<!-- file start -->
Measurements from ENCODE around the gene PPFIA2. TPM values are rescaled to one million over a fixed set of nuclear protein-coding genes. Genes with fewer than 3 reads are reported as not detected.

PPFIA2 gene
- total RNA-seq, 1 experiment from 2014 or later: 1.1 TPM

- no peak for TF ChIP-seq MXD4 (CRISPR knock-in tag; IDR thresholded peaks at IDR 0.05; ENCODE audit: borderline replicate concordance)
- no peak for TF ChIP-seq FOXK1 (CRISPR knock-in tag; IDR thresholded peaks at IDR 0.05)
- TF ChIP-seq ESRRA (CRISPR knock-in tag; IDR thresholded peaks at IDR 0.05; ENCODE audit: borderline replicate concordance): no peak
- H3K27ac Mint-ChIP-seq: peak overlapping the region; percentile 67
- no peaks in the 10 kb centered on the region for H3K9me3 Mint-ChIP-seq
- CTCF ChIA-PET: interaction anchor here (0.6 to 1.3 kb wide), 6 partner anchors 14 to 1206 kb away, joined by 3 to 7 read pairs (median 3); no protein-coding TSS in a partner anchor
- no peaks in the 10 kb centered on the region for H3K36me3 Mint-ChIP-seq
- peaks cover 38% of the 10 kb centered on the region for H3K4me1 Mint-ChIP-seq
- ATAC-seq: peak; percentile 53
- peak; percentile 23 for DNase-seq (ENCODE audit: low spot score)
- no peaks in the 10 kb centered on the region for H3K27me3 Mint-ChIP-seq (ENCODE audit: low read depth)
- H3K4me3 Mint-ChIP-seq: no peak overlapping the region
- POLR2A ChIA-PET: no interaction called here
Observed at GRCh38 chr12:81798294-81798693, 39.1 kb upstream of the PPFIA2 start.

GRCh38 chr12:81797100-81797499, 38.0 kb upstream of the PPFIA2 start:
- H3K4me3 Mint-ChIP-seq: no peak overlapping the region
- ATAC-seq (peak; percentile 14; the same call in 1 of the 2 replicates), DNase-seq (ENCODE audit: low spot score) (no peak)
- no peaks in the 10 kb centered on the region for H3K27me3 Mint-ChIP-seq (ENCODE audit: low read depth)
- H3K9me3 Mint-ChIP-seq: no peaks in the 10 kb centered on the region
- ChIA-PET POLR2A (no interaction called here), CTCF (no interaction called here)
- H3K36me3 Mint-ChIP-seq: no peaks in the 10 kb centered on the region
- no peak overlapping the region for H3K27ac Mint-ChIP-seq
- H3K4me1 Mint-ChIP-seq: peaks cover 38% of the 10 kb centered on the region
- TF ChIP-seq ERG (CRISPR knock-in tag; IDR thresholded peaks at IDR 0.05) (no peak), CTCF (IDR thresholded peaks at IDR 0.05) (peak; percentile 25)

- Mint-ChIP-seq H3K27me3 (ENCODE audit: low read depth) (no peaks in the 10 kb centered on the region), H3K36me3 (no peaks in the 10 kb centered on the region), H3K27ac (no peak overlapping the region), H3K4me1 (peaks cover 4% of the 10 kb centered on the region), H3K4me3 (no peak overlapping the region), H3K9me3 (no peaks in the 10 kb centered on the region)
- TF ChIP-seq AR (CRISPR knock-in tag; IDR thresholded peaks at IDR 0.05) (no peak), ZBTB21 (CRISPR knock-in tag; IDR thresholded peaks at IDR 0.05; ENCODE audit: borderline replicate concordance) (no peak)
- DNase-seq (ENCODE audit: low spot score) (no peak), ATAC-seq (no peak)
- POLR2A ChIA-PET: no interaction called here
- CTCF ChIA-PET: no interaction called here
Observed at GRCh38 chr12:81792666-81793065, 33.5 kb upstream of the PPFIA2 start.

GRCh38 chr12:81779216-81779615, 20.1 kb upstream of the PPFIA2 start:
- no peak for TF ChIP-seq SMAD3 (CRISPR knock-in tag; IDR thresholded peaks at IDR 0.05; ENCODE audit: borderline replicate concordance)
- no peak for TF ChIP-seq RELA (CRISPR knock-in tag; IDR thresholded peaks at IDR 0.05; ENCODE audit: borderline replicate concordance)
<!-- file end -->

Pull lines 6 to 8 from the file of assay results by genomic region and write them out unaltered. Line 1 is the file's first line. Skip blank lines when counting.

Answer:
- TF ChIP-seq ESRRA (CRISPR knock-in tag; IDR thresholded peaks at IDR 0.05; ENCODE audit: borderline replicate concordance): no peak
- H3K27ac Mint-ChIP-seq: peak overlapping the region; percentile 67
- no peaks in the 10 kb centered on the region for H3K9me3 Mint-ChIP-seq